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Banker Sours

It was Australia's equivalent of "IT Doesn't Matter" and a shot heard 'round the world: Commonwealth Bank CEO David Murray's bitter critique of IT at the World Congress on IT in Adelaide. In 2002 debate raged as to whether his tongue-lashing was directed externally at the industry or internally at his own shop. In this exclusive interview with CIO, Murray explains what prompted those strong words.

Frustration Bubbles Over

Murray became CEO of the CBA in 1992, eventually retiring from the position in 2005. By 2002 he was convinced that the promises of IT were not being matched by reality. After a lifetime in banks he understood that "banking is only information transfer, but we'd had our share of things going wrong. Know-how and technology are at the heart of business strategy. But routinely it didn't deliver."

Murray's frustration bubbled over in Adelaide when he told the audience that in IT, "the outcome falls well short of the promise and we need a return in our investment.

"The same technology that was supposed to make us 'paperless' has allowed the proliferation of papers in various forms that has limited productivity." Murray called for investment in technology to be justified "on the basis of fulfilling customer needs, providing productivity and a shareholder return and enhancing the existing business strategy".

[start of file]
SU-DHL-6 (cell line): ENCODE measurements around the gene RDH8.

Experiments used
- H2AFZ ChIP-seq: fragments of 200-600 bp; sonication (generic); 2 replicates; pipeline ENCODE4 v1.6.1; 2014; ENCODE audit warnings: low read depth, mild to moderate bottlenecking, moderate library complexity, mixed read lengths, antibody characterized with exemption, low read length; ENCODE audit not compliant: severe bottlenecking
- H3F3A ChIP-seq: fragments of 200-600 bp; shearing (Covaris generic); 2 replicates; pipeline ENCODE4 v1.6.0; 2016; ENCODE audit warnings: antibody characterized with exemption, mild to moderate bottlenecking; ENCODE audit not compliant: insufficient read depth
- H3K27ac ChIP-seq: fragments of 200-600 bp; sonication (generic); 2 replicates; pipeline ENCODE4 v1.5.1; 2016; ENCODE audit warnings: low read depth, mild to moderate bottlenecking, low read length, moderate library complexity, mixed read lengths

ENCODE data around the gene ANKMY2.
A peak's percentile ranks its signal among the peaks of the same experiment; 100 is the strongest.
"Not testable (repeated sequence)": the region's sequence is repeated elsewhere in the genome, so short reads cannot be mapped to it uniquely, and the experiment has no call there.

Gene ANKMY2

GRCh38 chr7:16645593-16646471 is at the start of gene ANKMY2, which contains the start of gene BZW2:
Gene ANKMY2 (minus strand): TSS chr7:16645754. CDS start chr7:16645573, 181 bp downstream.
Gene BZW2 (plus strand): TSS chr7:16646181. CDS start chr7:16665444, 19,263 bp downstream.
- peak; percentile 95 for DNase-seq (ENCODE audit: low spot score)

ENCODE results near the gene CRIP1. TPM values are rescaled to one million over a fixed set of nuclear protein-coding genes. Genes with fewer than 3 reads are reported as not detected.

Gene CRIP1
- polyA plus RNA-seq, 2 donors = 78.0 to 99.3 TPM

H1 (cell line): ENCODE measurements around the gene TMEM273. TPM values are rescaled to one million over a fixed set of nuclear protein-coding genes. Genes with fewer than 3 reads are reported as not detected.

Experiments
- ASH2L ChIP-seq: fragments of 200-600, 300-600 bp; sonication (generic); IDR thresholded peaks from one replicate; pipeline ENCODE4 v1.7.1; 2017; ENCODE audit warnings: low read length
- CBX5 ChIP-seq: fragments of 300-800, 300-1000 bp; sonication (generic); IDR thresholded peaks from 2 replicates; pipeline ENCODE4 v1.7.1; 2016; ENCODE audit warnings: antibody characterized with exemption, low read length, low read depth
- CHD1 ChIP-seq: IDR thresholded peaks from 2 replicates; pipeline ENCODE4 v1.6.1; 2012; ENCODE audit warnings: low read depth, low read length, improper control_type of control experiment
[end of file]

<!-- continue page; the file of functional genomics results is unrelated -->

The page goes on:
Yet Murray maintains he was never anti-technology per se. "In my long experience at the bank I learned that the IT system can make or break the bank. It can be a source of competitive advantage or a big mess-up," he says.

The Adelaide address sent the signal that there were not going to be any more mess-ups on his watch.

A year after making his speech, Murray embarked on the $1.5 billion "Which New Bank" initiative that aimed to provide front-line staff with a single view of the customer and their dealings with the bank, a strategy that was technology intensive. By then Murray had reorganized the bank's IT division, enforced much tighter management of all IT decision making, installed a new CIO, Bob McKinnon, and made sure that the bank's technology vendors understood its language.

With Which New Bank the information challenge was acute. "We had to move to a more collaborative model," he says. "Different divisions in the bank faced very different market segments, but really there is only one bank balance sheet and one information system supporting it." The tension in supporting the information needs of different divisions at the same time as having a single information system was "very difficult to manage", Murray acknowledges, adding that there was a time when IT vendors were attempting to "pick off" the individual divisions rather than taking a holistic approach to the bank's information needs. That was not going to be tolerated under the new regime, and nor was any mismatch in understanding what the systems had to do, and how they were to be measured.

Murray worked to drum into vendors that it was the bank's customer experience that was important - not the system itself. "We re-engineered [the relationship] so that rather than the bank being the IT vendor's customer, it was the bank's customer they recognized as the client." Replaced by Ralph Norris as CEO of the CBA last year, Murray believes this focus on the need for greater understanding between IT and the business will grow under Norris, who was until 1991 CIO of New Zealand's ASB Bank before rising to become its CEO.